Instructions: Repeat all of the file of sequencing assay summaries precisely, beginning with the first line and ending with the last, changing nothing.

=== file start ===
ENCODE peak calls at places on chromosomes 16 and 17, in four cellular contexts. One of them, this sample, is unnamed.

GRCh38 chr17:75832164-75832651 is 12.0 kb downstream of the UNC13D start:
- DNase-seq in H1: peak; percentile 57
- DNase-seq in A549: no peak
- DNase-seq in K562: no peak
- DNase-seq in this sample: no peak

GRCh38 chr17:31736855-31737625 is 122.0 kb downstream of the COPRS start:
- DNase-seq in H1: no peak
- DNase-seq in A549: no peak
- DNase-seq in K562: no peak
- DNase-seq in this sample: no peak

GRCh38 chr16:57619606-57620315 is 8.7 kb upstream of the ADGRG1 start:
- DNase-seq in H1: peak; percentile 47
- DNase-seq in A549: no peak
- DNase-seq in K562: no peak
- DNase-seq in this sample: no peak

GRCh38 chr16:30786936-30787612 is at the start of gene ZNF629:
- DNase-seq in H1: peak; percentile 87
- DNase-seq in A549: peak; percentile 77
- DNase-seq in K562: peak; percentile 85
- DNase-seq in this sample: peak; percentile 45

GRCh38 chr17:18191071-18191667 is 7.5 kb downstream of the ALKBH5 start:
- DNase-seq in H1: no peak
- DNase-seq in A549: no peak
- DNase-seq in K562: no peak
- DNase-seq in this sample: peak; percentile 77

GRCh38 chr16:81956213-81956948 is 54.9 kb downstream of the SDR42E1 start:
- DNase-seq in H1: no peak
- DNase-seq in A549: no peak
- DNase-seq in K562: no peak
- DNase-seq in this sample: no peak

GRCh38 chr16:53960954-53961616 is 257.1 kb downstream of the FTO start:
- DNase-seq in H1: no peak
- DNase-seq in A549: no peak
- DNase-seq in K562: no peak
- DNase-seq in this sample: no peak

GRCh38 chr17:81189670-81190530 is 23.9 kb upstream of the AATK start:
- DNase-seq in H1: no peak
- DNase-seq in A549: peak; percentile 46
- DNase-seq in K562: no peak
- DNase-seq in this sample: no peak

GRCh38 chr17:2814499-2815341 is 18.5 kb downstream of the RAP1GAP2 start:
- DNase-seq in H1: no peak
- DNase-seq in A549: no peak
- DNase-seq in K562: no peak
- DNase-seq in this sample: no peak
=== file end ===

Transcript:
ENCODE peak calls at places on chromosomes 16 and 17, in four cellular contexts. One of them, this sample, is unnamed.

GRCh38 chr17:75832164-75832651 is 12.0 kb downstream of the UNC13D start:
- DNase-seq in H1: peak; percentile 57
- DNase-seq in A549: no peak
- DNase-seq in K562: no peak
- DNase-seq in this sample: no peak

GRCh38 chr17:31736855-31737625 is 122.0 kb downstream of the COPRS start:
- DNase-seq in H1: no peak
- DNase-seq in A549: no peak
- DNase-seq in K562: no peak
- DNase-seq in this sample: no peak

GRCh38 chr16:57619606-57620315 is 8.7 kb upstream of the ADGRG1 start:
- DNase-seq in H1: peak; percentile 47
- DNase-seq in A549: no peak
- DNase-seq in K562: no peak
- DNase-seq in this sample: no peak

GRCh38 chr16:30786936-30787612 is at the start of gene ZNF629:
- DNase-seq in H1: peak; percentile 87
- DNase-seq in A549: peak; percentile 77
- DNase-seq in K562: peak; percentile 85
- DNase-seq in this sample: peak; percentile 45

GRCh38 chr17:18191071-18191667 is 7.5 kb downstream of the ALKBH5 start:
- DNase-seq in H1: no peak
- DNase-seq in A549: no peak
- DNase-seq in K562: no peak
- DNase-seq in this sample: peak; percentile 77

GRCh38 chr16:81956213-81956948 is 54.9 kb downstream of the SDR42E1 start:
- DNase-seq in H1: no peak
- DNase-seq in A549: no peak
- DNase-seq in K562: no peak
- DNase-seq in this sample: no peak

GRCh38 chr16:53960954-53961616 is 257.1 kb downstream of the FTO start:
- DNase-seq in H1: no peak
- DNase-seq in A549: no peak
- DNase-seq in K562: no peak
- DNase-seq in this sample: no peak

GRCh38 chr17:81189670-81190530 is 23.9 kb upstream of the AATK start:
- DNase-seq in H1: no peak
- DNase-seq in A549: peak; percentile 46
- DNase-seq in K562: no peak
- DNase-seq in this sample: no peak

GRCh38 chr17:2814499-2815341 is 18.5 kb downstream of the RAP1GAP2 start:
- DNase-seq in H1: no peak
- DNase-seq in A549: no peak
- DNase-seq in K562: no peak
- DNase-seq in this sample: no peak